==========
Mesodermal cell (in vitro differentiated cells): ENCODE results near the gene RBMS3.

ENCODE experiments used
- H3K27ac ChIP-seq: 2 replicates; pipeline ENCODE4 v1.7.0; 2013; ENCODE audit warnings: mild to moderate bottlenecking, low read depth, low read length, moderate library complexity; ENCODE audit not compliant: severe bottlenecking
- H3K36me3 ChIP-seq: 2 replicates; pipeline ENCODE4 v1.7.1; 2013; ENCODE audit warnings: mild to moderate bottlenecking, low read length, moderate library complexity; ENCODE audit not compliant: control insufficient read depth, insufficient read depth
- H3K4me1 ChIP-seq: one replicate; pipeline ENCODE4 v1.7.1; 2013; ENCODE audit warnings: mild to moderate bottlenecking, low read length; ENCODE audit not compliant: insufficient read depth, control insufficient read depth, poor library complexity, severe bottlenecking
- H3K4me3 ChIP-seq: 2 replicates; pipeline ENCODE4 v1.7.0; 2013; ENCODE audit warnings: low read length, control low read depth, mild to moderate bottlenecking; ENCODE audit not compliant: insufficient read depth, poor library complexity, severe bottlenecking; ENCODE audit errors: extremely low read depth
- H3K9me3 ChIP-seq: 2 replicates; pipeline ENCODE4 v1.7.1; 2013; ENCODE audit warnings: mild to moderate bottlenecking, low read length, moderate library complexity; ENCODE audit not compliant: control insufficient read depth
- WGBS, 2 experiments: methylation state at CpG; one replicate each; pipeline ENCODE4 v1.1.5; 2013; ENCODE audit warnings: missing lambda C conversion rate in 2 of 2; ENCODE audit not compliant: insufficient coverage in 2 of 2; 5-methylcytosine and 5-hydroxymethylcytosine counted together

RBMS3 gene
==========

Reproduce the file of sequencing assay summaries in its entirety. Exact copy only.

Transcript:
Mesodermal cell (in vitro differentiated cells): ENCODE results near the gene RBMS3.

ENCODE experiments used
- H3K27ac ChIP-seq: 2 replicates; pipeline ENCODE4 v1.7.0; 2013; ENCODE audit warnings: mild to moderate bottlenecking, low read depth, low read length, moderate library complexity; ENCODE audit not compliant: severe bottlenecking
- H3K36me3 ChIP-seq: 2 replicates; pipeline ENCODE4 v1.7.1; 2013; ENCODE audit warnings: mild to moderate bottlenecking, low read length, moderate library complexity; ENCODE audit not compliant: control insufficient read depth, insufficient read depth
- H3K4me1 ChIP-seq: one replicate; pipeline ENCODE4 v1.7.1; 2013; ENCODE audit warnings: mild to moderate bottlenecking, low read length; ENCODE audit not compliant: insufficient read depth, control insufficient read depth, poor library complexity, severe bottlenecking
- H3K4me3 ChIP-seq: 2 replicates; pipeline ENCODE4 v1.7.0; 2013; ENCODE audit warnings: low read length, control low read depth, mild to moderate bottlenecking; ENCODE audit not compliant: insufficient read depth, poor library complexity, severe bottlenecking; ENCODE audit errors: extremely low read depth
- H3K9me3 ChIP-seq: 2 replicates; pipeline ENCODE4 v1.7.1; 2013; ENCODE audit warnings: mild to moderate bottlenecking, low read length, moderate library complexity; ENCODE audit not compliant: control insufficient read depth
- WGBS, 2 experiments: methylation state at CpG; one replicate each; pipeline ENCODE4 v1.1.5; 2013; ENCODE audit warnings: missing lambda C conversion rate in 2 of 2; ENCODE audit not compliant: insufficient coverage in 2 of 2; 5-methylcytosine and 5-hydroxymethylcytosine counted together

RBMS3 gene